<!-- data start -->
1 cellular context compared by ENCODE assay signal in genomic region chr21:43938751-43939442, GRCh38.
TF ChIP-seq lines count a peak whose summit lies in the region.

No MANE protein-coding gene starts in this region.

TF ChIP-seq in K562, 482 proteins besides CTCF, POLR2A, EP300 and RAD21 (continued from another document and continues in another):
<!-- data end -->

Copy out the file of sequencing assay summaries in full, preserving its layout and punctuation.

1 cellular context compared by ENCODE assay signal in genomic region chr21:43938751-43939442, GRCh38.
TF ChIP-seq lines count a peak whose summit lies in the region.

No MANE protein-coding gene starts in this region.

TF ChIP-seq in K562, 482 proteins besides CTCF, POLR2A, EP300 and RAD21 (continued from another document and continues in another):